Five ways to immerse yourself in Switzerland’s unique outdoor art scene

Nature, art and culture meet with fervour in Switzerland. From light festivals with a medieval backdrop to sculpture-dotted lake walks, this is a country that takes outdoor art seriously.

The walk from Montreux to Château de Chillon is not only one of Switzerland's most stunning, but also allows you the opportunity to explore a series of open-air sculptures set along the lakeshore. 

Photograph by Getty Images
By Kerry Walker
Published 10 Mar 2023, 11:00 GMT

Look at Switzerland’s cities, with their beautifully preserved old towns, on-the-pulse galleries, avant-garde architecture and inspiring mountain backdrops, and you can’t help but think the Swiss have got it made. This is a country bursting with raw creative potential and the best way to soak it up is by stepping outside. 

To best experience Switzerland's most cultural corners, call upon local expert Cécile Aguillaume, of tailor-made travel consultancy Kōmon Sàrl. Whether it’s wild swimming in the Rhine or enjoying quiet contemplation in Zurich’s Chinese Garden, here are her favourite ways to enjoy the country's artistic outdoor offerings. 

1. Bask in Basel's creativity 

Sat snug against the French and German borders, the city of Basel is often referred to as the cultural capital of Switzerland. Its historic streets are home to some 40 museums, including the world’s oldest public art collection (housed at the Kunstmuseum Basel, with galleries devoted to Picasso and Paul Klee), the Mario Botta-designed Museum Tinguely and its fabulous kinetic sculptures, and the unmissable, architecture-focused Vitra Design Museum, bearing Frank Gehry’s deconstructivist hallmark.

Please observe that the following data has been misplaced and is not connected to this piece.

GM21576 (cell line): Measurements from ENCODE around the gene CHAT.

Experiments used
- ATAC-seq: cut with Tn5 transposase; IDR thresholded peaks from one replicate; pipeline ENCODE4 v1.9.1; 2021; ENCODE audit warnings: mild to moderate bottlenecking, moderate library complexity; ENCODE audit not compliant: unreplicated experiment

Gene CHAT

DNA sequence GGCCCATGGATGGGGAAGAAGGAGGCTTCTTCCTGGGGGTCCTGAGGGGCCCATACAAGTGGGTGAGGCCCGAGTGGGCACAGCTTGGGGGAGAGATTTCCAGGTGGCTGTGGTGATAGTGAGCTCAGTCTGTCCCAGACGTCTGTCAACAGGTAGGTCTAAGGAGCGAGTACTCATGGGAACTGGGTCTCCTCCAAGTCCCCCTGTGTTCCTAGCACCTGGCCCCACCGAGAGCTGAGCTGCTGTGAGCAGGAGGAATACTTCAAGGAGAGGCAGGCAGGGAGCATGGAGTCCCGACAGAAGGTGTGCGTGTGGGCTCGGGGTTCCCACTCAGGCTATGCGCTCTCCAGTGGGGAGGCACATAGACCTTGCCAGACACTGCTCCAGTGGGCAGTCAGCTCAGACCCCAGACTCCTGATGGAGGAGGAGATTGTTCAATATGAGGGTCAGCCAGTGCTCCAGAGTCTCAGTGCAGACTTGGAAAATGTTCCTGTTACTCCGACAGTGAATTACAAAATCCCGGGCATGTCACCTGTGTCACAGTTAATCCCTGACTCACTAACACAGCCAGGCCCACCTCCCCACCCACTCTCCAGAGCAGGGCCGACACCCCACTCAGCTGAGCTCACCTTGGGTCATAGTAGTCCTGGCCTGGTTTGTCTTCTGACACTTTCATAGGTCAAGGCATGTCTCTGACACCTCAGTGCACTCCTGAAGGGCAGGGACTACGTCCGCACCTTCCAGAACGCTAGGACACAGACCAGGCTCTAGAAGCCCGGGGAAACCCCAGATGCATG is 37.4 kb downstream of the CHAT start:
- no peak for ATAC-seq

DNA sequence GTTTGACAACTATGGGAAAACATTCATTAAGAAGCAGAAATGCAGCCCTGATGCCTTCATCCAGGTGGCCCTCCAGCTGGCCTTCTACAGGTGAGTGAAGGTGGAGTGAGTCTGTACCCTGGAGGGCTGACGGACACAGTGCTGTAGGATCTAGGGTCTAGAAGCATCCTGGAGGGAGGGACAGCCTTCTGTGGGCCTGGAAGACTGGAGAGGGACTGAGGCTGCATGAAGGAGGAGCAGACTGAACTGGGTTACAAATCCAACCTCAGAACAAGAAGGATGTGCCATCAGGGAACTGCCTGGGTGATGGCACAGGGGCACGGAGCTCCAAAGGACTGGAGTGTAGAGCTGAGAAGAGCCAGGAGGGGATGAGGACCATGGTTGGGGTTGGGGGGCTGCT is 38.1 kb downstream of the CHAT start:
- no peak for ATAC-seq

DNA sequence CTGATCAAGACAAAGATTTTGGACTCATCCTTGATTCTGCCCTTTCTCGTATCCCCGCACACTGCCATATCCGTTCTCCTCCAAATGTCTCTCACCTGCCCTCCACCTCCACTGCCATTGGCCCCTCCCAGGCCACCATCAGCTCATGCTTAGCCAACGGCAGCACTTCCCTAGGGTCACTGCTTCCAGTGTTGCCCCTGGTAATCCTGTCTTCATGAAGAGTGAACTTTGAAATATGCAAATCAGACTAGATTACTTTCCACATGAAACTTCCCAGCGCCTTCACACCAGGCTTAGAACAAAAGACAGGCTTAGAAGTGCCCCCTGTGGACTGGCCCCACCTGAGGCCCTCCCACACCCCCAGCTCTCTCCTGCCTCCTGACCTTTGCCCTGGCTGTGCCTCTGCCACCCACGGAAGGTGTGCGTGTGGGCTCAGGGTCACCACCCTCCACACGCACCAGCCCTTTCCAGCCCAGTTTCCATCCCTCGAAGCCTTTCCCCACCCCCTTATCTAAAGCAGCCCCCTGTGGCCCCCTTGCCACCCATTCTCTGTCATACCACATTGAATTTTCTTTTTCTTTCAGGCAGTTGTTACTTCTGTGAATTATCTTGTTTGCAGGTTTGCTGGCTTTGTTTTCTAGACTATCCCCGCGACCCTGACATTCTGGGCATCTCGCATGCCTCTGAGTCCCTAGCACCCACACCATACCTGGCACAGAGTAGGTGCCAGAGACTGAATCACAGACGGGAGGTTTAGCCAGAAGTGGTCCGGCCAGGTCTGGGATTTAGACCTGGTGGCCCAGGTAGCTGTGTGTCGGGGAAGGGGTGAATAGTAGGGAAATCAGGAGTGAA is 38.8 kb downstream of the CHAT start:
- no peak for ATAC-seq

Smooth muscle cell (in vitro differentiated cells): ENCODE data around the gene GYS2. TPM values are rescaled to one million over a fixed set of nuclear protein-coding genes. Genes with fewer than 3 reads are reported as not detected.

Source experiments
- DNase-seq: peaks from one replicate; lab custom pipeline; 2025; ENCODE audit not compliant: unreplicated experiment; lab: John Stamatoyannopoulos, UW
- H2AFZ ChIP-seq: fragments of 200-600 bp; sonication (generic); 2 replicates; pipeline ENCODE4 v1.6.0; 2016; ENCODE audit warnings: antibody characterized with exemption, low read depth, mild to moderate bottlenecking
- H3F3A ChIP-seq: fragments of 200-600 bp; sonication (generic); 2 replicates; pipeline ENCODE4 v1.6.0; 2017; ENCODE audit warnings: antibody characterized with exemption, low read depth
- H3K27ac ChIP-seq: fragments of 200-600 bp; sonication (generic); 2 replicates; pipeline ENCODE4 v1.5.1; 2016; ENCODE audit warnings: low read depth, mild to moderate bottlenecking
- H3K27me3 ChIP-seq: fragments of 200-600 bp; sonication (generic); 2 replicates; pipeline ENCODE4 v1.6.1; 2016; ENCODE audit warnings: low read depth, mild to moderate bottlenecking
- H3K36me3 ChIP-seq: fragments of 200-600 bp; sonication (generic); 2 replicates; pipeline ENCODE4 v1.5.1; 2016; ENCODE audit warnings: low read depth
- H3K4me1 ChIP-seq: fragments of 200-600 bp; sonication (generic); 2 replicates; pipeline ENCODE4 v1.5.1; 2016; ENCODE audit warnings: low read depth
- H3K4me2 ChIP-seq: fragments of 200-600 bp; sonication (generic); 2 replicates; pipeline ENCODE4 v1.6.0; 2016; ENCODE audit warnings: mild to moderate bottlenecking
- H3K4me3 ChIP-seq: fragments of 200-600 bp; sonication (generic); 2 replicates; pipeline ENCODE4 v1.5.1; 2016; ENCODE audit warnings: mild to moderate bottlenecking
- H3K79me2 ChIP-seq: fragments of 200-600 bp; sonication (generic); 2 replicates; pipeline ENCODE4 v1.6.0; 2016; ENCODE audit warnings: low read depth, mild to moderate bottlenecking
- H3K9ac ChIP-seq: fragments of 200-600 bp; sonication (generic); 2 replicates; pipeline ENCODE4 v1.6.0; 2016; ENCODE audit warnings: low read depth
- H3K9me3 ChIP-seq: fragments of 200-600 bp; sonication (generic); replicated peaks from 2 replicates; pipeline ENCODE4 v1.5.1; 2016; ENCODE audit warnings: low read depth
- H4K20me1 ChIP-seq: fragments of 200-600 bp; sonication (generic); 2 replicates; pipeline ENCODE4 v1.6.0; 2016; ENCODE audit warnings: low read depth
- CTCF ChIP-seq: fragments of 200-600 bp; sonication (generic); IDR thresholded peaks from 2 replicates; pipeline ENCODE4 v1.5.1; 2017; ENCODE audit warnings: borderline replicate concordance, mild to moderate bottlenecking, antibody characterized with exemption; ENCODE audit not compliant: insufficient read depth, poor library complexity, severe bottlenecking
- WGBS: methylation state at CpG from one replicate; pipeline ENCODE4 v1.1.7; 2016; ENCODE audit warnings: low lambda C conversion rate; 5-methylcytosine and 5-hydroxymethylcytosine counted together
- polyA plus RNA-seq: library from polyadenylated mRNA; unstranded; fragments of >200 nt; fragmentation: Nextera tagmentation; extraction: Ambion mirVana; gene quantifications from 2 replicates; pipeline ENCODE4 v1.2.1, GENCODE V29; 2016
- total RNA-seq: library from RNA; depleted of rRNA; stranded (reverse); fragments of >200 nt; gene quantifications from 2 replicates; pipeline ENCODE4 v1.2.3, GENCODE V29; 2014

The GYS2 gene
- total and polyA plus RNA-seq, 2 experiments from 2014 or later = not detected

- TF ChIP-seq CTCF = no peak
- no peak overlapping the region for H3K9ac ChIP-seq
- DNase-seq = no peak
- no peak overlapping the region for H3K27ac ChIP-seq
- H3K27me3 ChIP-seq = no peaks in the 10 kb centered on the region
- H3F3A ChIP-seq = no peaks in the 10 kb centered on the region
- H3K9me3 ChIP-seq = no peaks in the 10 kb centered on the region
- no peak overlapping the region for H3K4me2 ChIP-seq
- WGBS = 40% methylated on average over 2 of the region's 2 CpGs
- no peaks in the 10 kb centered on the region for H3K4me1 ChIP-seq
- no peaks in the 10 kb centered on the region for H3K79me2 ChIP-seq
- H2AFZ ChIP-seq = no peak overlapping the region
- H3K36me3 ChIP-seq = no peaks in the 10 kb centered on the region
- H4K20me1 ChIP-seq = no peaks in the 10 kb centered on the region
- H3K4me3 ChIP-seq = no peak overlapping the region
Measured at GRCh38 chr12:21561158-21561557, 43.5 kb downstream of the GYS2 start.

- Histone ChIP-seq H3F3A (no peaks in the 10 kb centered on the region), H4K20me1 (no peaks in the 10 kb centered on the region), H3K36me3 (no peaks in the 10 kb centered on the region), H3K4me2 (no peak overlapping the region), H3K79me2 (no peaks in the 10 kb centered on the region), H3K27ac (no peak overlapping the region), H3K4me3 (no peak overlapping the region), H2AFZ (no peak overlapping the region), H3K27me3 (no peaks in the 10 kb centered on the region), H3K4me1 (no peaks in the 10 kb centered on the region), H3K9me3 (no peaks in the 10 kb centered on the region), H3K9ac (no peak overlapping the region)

However, though the city has the highest concentration of museums in the country, its historic and cultural offerings are certainly not all found between four walls. Venture through vineyards on the three-mile Rehberger-Weg and you’ll discover 24 artworks by German sculptor Tobias Rehberger, before arriving at the Renzo Piano-designed Fondation Beyeler, a private-turned-public collection of modern works from Miró to Pollock. Cécile’s best Basel tip? Visit Museum Tinguely before jumping into the Rhine for a wild swim, floating all the way back to the historic centre. 

Explore 24 artworks by German sculptor Tobias Rehberger as you walk or cycle the three-mile Rehberger-Weg.

Explore 24 artworks by German sculptor Tobias Rehberger as you walk or cycle the three-mile Rehberger-Weg.

Photograph by Getty Images

2. Visit Murten’s Light Festival 

On the shores of its namesake lake, Murten seems plucked straight from a fairytale, with arcaded lanes, cobbled alleys, medieval walls and a castle that’s a riot of turrets and towers. It’s lovely at any time of year, but never more so than during January’s Light Festival. Over the festival’s 12 days, light installations dazzle in venues around town and by the lakeshore — from patterns dancing across the ramparts to striking stained-glass creations and LED butterflies. Seeing the town twinkle as you glide in by boat from Neuchâtel adds an extra touch of magic, says Cécile. Of an evening, she recommends heading down to the lakefront to see lanterns flickering across the lake like fireflies. 

3. Explore Zurich’s Chinese Garden